TGIF…another week goes by, and our developers can get back to doing what they love best…playing games. It’s funny when I send out an e-mail to these guys because 5 minutes after I hit send, I can look in my inbox and see that 50 people have already submitted something.
Jay Woodward, AI Programmer: the UNN Nightwalker campaign for System Shock 2, Carcassonne, Fallout, some eurogames with friends (probably two of Notre Dame, Amun Re, Princes of Florence, or Puerto Rico).
Cory Edwards, World Artist: Beat Metroid Prime 3, now playing Bioshock.
Jeff Browne, Level Designer: Red Orchestra, FO3, maybe Bioshock, but most of the weekend will be spent fishing and getting outdoors.
Pete Hines, VP of PR and Marketing: NCAA Football 2008 (Go Wake!) and Bioshock
As many of you know, we announced a community Q&A for Fallout 3 a couple of weeks ago. Since Blinzler was so eager to see a community Q&A, I put him in charge of compiling questions that YOU wanted to know about. Not an easy task, considering he (with the help of some folks he selected) had to filter through pages of suggestions in the forums, as well as look at stuff I forwarded from our inbox, and of course, this blog. Did I mention he did all of this while living through a hurricane? Big props to Blinzler!
So head on over to our Fallout forums and take a look at the answers that Todd came up with. Here’s a sample:
14. You have talked a lot about choices and consequences in the quest design. Are you aiming for immediate feedback, or long term (and possibly unforeseeable) consequences? In addition to moral choices, will different characters be able to tackle tasks using their different skill sets? [GhanBuriG]
It’s a bit of both, overall I think the player needs something immediate, or they don’t know if they actually accomplished anything, or felt what they just did had any meaning whatsoever. The longer term stuff is great to surprise the player with, whether it’s positive or negative, but if it’s a surprise, you need to be careful, because that can be frustrating, so you give the player another route, or simply treat the consequence as a flavor thing, and not a game-changing thing.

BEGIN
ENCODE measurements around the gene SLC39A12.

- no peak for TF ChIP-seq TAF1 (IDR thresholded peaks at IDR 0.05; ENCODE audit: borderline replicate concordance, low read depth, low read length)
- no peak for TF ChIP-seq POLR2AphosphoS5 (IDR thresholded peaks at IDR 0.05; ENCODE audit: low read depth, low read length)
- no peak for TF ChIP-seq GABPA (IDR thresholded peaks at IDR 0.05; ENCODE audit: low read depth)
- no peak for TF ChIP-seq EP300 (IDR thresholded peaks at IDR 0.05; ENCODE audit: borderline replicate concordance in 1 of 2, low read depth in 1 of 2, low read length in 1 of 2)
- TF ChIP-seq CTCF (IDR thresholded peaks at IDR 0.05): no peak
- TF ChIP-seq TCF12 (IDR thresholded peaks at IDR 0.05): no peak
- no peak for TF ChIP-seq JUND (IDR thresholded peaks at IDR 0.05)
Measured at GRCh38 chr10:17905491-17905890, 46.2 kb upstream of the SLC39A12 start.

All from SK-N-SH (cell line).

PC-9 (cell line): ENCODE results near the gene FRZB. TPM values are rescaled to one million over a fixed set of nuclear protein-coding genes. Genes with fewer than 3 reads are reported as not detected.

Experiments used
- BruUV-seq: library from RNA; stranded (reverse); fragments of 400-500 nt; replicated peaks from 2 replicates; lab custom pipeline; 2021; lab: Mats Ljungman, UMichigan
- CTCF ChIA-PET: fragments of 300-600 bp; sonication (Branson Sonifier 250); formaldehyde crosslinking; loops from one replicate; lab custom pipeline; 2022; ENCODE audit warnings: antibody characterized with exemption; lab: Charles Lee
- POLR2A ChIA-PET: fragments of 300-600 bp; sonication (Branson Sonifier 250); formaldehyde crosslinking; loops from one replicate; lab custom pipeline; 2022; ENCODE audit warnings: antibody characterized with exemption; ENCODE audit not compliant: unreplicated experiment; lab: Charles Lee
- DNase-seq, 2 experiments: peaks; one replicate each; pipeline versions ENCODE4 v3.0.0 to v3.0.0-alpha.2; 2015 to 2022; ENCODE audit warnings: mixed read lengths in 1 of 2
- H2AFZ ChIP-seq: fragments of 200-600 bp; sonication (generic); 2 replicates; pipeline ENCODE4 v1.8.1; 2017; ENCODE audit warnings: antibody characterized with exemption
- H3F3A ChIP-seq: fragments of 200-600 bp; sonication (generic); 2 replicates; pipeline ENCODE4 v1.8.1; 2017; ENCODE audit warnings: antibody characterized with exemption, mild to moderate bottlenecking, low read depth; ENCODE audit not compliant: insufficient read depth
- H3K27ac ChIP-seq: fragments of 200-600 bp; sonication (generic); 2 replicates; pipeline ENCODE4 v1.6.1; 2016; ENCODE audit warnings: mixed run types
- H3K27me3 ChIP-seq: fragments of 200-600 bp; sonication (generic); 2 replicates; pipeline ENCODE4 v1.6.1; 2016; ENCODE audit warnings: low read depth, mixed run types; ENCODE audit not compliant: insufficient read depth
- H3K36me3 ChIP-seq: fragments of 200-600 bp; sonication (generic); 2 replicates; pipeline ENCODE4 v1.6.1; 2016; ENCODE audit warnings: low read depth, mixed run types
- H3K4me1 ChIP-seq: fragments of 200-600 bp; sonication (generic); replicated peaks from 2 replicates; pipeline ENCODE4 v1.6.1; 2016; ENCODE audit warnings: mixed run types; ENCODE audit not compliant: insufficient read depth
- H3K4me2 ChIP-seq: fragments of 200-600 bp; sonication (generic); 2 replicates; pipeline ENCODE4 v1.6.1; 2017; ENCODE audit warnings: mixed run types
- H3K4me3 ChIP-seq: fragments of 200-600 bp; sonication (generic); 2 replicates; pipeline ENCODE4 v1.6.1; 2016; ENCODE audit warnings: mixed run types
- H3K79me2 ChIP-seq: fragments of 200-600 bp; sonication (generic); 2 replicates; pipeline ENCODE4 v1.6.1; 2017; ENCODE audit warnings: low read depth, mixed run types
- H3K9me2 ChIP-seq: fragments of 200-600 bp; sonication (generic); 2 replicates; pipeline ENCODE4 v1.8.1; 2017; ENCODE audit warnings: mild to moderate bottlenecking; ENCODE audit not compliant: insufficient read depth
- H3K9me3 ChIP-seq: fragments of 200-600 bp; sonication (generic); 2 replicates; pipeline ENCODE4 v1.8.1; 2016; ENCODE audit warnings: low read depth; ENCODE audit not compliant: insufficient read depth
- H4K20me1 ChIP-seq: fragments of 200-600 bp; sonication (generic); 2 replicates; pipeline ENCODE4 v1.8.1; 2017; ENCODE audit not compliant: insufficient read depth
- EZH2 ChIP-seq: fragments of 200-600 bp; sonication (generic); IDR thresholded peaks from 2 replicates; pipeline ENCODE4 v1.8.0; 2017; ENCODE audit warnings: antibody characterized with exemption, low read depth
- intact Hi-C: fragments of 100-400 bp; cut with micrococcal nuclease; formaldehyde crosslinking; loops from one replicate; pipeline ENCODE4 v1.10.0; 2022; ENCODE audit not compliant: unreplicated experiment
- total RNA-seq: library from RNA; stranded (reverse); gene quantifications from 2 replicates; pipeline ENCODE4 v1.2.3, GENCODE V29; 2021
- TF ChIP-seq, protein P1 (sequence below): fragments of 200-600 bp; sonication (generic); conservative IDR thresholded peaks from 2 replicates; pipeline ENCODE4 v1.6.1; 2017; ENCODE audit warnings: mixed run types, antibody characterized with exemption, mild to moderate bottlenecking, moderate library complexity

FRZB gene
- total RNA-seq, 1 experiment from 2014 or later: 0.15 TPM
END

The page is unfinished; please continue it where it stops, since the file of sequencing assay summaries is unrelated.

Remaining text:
In regards to using different skills, most definitely, yes. We’re really pushing on that, and I think that’s the crux of the game – what skills you use, so each quest or goal of the player’s can be accomplished in different ways using different skills. Even in dialogue we’re using a lot of different skills, depending on who you’re talking to So if you’re talking to a scientist, your Science skill may give you an extra dialogue option.
For our final edition of Conquest Question of the Week, Frank has offered up answers to two questions, and I’ve thrown up a new screenshot above from the Wii version of the game . Up first is a question we received in the Bethesda Blog mailbox from “Tom” who asks:
Q: Is the SKIRMISH mode in Star Trek Conquest in regards to the look and play, closer to Tactical Assault? Or ST Encounters?
A:Skirmish Mode in Star Trek Conquest does what it’s supposed to do, which is to allow you to create any battle with any of the pieces from the game. It’s especially useful to try out new tactics or learn how to play as or against a certain race. And because you can play for 5 minutes or 5 hours, it’s perfect if you want your Star Trek battle fix, but don’t have time for the full campaign mode. Options are numerous and include: Choose between Sim or full Arcade battle mode, opposing races, opposing Admirals, Admirals ranks and experience, exact fleet construction for both sides, which race you will control, whether you are attacking or defending, which map you wish to fight on and what structures, if any, are on that map such as starbases and turrets. It’s a blast to try out “what if” scenarios that you would never do in the real game. For example invading
Romulus with just the Defiant against seven Romulan D’deridex Warbirds backed by a fully armed Romulan Starbase.
Our second question, comes from Anra from within our forums, asking:
Q: Will we be able to play as characters from the series at all? Will characters from the series show up?
A: Yes, each of the admirals in the game for all the races is a known character in the universe.
While “Question of the Week” is wrapping up, we’ll continue to share news about the game before its release.
Following the blockbuster success of Lego Star Wars, we’ve decided to combine the timeless fun of Legos with the Fallout universe.
Okay, not really. But while reading our forums, I found an interesting thread started by DewiMorgan that links to some really cool post-apocalyptic LEGO buiding on the site Brickshelf. Created by the user Legohaulic, you can plenty of effort went into building this disaster area.
To view more examples of Legohaulic’s stuff, check here and also here.